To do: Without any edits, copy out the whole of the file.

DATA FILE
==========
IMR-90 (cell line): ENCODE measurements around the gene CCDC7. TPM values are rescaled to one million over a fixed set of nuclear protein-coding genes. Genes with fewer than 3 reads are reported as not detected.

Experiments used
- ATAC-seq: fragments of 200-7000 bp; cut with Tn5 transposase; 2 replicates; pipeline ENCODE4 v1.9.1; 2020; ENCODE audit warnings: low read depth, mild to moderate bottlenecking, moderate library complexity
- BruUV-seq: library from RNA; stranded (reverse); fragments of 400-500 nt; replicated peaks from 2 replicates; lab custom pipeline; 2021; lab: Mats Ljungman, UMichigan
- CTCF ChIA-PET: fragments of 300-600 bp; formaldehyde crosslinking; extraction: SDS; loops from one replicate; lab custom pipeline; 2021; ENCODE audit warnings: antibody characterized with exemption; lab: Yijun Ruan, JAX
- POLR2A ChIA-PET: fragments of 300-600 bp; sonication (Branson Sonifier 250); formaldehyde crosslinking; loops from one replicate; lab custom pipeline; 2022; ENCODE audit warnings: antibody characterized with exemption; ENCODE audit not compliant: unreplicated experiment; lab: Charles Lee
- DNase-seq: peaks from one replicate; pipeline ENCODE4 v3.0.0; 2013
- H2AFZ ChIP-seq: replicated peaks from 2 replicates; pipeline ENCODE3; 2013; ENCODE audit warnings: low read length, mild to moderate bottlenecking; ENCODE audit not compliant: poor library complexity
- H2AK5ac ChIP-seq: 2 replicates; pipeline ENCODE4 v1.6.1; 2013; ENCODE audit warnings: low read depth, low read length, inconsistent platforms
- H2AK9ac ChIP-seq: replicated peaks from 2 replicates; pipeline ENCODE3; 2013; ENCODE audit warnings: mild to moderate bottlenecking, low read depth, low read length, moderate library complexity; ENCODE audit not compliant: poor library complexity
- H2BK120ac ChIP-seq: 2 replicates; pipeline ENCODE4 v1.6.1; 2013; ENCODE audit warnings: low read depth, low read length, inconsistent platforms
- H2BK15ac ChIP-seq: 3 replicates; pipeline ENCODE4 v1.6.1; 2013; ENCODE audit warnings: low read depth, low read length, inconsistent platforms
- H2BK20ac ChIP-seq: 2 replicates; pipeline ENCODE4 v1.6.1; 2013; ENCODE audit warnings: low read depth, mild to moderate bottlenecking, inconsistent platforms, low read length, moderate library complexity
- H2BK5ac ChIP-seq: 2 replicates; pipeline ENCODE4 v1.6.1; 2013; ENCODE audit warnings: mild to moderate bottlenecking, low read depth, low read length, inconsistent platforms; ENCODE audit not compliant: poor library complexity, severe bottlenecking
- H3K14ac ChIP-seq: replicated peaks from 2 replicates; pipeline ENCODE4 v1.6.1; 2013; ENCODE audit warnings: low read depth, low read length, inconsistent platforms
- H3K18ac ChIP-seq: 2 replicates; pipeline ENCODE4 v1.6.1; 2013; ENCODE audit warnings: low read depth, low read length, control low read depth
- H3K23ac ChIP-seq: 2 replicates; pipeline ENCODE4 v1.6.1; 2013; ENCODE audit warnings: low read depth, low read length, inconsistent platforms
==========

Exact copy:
IMR-90 (cell line): ENCODE measurements around the gene CCDC7. TPM values are rescaled to one million over a fixed set of nuclear protein-coding genes. Genes with fewer than 3 reads are reported as not detected.

Experiments used
- ATAC-seq: fragments of 200-7000 bp; cut with Tn5 transposase; 2 replicates; pipeline ENCODE4 v1.9.1; 2020; ENCODE audit warnings: low read depth, mild to moderate bottlenecking, moderate library complexity
- BruUV-seq: library from RNA; stranded (reverse); fragments of 400-500 nt; replicated peaks from 2 replicates; lab custom pipeline; 2021; lab: Mats Ljungman, UMichigan
- CTCF ChIA-PET: fragments of 300-600 bp; formaldehyde crosslinking; extraction: SDS; loops from one replicate; lab custom pipeline; 2021; ENCODE audit warnings: antibody characterized with exemption; lab: Yijun Ruan, JAX
- POLR2A ChIA-PET: fragments of 300-600 bp; sonication (Branson Sonifier 250); formaldehyde crosslinking; loops from one replicate; lab custom pipeline; 2022; ENCODE audit warnings: antibody characterized with exemption; ENCODE audit not compliant: unreplicated experiment; lab: Charles Lee
- DNase-seq: peaks from one replicate; pipeline ENCODE4 v3.0.0; 2013
- H2AFZ ChIP-seq: replicated peaks from 2 replicates; pipeline ENCODE3; 2013; ENCODE audit warnings: low read length, mild to moderate bottlenecking; ENCODE audit not compliant: poor library complexity
- H2AK5ac ChIP-seq: 2 replicates; pipeline ENCODE4 v1.6.1; 2013; ENCODE audit warnings: low read depth, low read length, inconsistent platforms
- H2AK9ac ChIP-seq: replicated peaks from 2 replicates; pipeline ENCODE3; 2013; ENCODE audit warnings: mild to moderate bottlenecking, low read depth, low read length, moderate library complexity; ENCODE audit not compliant: poor library complexity
- H2BK120ac ChIP-seq: 2 replicates; pipeline ENCODE4 v1.6.1; 2013; ENCODE audit warnings: low read depth, low read length, inconsistent platforms
- H2BK15ac ChIP-seq: 3 replicates; pipeline ENCODE4 v1.6.1; 2013; ENCODE audit warnings: low read depth, low read length, inconsistent platforms
- H2BK20ac ChIP-seq: 2 replicates; pipeline ENCODE4 v1.6.1; 2013; ENCODE audit warnings: low read depth, mild to moderate bottlenecking, inconsistent platforms, low read length, moderate library complexity
- H2BK5ac ChIP-seq: 2 replicates; pipeline ENCODE4 v1.6.1; 2013; ENCODE audit warnings: mild to moderate bottlenecking, low read depth, low read length, inconsistent platforms; ENCODE audit not compliant: poor library complexity, severe bottlenecking
- H3K14ac ChIP-seq: replicated peaks from 2 replicates; pipeline ENCODE4 v1.6.1; 2013; ENCODE audit warnings: low read depth, low read length, inconsistent platforms
- H3K18ac ChIP-seq: 2 replicates; pipeline ENCODE4 v1.6.1; 2013; ENCODE audit warnings: low read depth, low read length, control low read depth
- H3K23ac ChIP-seq: 2 replicates; pipeline ENCODE4 v1.6.1; 2013; ENCODE audit warnings: low read depth, low read length, inconsistent platforms